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Tomopop Review: Mecha Workshop's Armarauders Bellerophon

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One mean machine

A few years back, collectors caught their first glimpse of Mecha Workshop's Armarauders line. While the giant fighting robots were awesome, I was even more excited to see that the line used tiny articulate pilots who could fit into the machines. Sure, it's a display option that probably won't see as much use as battle poses, but it's an incredible extra.

Of course, the pilot isn't alone: also included in this set is a docking station, which apparently connects to the box diorama (not included with the prototype) to create a larger scene. All of which, mind you, is just an extra to a fully-functional battling machine with a huge amount of articulation and a lot of optional accessories.

Full review after the jump.

Figure Name: Armarauders Bellerophon
Figure Maker: Mecha Workshop
Retail Price:  Roughly ¥28,800
Available at: HobbyLink Japan | AmiAmi | Big Bad Toy Store

[[Quick editor's note: This review is based on a prototype that I had to return after shooting. Due to various timing issues, I wasn't able to write the review during that period so I wasn't able to go back and take additional photos of things that didn't come out quite as nicely as I had hoped (as well as not having access to some of the photos in my other camera which I wound up misplacing). Additionally, I realize that I may have missed showcasing a few of the features... especially because I had almost forgotten about the docking stand entirely.]]

The Bellerophon stands roughly 23-cm tall (about 9-inches), has a lot of die-cast parts, and is billed as featuring more than 70 points of articulation. While I didn't personally count each point, I saw enough that I'd take Mecha Workshop's word for it since the figure is articulated right down to the fingers (that's right, no need for interchangeable hands). More on the articulation later.

The basic design, without most of the add-ons, is seen here. The prototype I used for this review came with the shields (?) attached to the calf, but I later realized that they're removable as well.

The pilot is tiny. He comes with a translucent flight stand (which I didn't notice until I was packing things back up) as well as a backpack unit. You can apparently pop the figure's head off to remove the backpack (which looks like a combination of a jetpack and weapons system). Apparently it can disassemble to form weapons for the pilot.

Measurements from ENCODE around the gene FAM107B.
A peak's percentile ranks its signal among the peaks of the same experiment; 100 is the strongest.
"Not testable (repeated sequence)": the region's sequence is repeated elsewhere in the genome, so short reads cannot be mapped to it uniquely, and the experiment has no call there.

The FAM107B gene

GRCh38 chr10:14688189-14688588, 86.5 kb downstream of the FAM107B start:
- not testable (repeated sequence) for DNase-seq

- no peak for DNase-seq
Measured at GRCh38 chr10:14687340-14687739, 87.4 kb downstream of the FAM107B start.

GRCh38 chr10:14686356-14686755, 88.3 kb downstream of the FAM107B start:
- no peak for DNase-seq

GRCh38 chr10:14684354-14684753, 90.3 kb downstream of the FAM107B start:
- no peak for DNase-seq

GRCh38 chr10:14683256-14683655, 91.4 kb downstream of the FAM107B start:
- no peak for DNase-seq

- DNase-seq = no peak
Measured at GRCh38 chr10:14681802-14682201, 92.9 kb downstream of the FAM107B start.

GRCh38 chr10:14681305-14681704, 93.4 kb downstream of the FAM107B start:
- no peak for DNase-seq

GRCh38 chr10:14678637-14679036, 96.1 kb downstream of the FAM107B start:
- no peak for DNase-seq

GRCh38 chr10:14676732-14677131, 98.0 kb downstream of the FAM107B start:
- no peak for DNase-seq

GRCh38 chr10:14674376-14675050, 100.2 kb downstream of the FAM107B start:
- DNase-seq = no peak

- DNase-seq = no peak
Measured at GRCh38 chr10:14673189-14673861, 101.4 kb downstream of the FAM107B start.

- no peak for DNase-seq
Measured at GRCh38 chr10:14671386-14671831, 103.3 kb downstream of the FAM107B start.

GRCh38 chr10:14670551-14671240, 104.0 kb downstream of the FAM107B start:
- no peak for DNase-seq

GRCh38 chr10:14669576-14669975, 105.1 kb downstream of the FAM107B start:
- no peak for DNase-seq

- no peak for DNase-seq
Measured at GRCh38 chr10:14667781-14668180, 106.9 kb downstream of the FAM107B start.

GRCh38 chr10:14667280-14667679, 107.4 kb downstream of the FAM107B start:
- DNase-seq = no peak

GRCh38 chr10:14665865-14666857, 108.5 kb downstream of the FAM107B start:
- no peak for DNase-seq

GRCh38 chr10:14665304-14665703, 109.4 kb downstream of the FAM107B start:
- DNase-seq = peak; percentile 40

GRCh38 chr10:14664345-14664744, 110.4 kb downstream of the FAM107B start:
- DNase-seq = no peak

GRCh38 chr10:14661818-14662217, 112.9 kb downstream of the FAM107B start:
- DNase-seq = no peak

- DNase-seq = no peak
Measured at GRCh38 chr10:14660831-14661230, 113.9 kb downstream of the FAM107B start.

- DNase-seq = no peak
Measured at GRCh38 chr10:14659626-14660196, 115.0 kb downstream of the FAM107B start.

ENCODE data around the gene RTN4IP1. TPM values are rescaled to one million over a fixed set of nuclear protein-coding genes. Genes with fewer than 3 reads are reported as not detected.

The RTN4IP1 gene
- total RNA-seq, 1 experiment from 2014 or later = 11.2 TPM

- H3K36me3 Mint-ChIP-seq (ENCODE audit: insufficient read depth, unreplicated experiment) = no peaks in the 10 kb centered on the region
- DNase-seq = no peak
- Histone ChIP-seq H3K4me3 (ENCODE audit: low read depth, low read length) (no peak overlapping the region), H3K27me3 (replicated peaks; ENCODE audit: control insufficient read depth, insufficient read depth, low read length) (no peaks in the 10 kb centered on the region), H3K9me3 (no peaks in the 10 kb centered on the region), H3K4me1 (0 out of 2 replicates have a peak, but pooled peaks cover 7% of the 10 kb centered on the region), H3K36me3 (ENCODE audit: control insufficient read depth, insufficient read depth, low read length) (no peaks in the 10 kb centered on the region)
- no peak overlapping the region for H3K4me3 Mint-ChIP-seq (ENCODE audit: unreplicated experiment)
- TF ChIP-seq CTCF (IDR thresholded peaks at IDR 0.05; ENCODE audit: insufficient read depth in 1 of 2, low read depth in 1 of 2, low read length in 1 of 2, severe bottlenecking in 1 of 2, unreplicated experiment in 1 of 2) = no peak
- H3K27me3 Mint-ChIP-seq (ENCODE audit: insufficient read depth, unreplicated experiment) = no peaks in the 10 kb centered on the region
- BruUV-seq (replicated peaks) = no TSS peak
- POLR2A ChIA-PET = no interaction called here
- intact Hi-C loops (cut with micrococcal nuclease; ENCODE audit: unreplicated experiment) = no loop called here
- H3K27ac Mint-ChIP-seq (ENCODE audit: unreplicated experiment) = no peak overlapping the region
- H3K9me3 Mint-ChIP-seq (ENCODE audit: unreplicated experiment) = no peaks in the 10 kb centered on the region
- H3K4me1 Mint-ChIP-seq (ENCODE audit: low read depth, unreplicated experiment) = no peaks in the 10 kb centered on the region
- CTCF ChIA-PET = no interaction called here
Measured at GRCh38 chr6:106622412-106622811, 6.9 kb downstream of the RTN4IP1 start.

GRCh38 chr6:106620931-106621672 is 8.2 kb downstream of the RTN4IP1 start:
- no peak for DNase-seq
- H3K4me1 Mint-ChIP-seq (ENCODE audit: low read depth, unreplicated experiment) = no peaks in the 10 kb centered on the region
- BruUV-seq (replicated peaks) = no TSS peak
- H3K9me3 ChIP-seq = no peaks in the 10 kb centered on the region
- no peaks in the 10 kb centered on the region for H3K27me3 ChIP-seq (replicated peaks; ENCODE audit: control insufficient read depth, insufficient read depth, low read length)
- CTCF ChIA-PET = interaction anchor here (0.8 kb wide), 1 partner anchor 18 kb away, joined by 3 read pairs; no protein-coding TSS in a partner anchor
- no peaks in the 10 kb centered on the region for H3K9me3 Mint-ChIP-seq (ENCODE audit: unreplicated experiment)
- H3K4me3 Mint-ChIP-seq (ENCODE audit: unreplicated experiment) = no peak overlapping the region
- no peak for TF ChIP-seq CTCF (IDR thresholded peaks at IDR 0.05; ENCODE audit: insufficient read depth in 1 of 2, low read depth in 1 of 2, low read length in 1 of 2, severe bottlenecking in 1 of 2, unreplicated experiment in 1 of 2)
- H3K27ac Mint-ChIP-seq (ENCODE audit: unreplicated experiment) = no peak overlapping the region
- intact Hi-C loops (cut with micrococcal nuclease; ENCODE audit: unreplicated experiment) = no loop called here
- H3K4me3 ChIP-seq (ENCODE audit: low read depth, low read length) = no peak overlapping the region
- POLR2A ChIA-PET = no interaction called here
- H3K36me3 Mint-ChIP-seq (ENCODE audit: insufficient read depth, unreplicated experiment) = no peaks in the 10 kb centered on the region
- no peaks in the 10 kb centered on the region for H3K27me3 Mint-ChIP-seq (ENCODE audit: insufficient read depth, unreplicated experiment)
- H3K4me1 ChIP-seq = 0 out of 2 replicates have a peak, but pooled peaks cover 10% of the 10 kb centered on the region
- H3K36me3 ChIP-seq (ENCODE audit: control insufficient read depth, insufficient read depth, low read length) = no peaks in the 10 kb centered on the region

The pilot features articulation at the head, shoulders, elbows, hips, and knees. I can't remember if he also had wrist articulation, but he definitely lacks ankle joints.

The figure is fully sculpted, fully painted, and designed to fit into a fully detailed cockpit inside the Bellerophon.

The cockpit can be opened by pulling out the chest piece (which took more effort than I thought it would the first time, but was easy once I had the process down), as shown in the first image, then opening it up as seen in the second.

I suppose that this mechanic may seem like a relatively minor touch, but this makes the mech seem more fully functional and vastly increases the number of display options.

Speaking of display options, here's the Bellerophon with all of its accessories attached (minus the Pegasus drone, which I'll discuss later). All of the add-ons are in some way articulate, having a moveable joint where they snap onto the figure and, in some cases, additional joints on the piece itself. The shoulder-shields featured some longer joints so they could be moved quite a bit. The shoulder cannons feature a lot of mobility as well.

The shoulder pads (as seen in the earlier photos) are open to reveal additional firepower. That's in addition to what look like nipple-pistols.

Two jetpack pieces snap onto the back. These are surprisingly awesome since they feature articulation at the nozzles, allowing for cooler flight mode displays.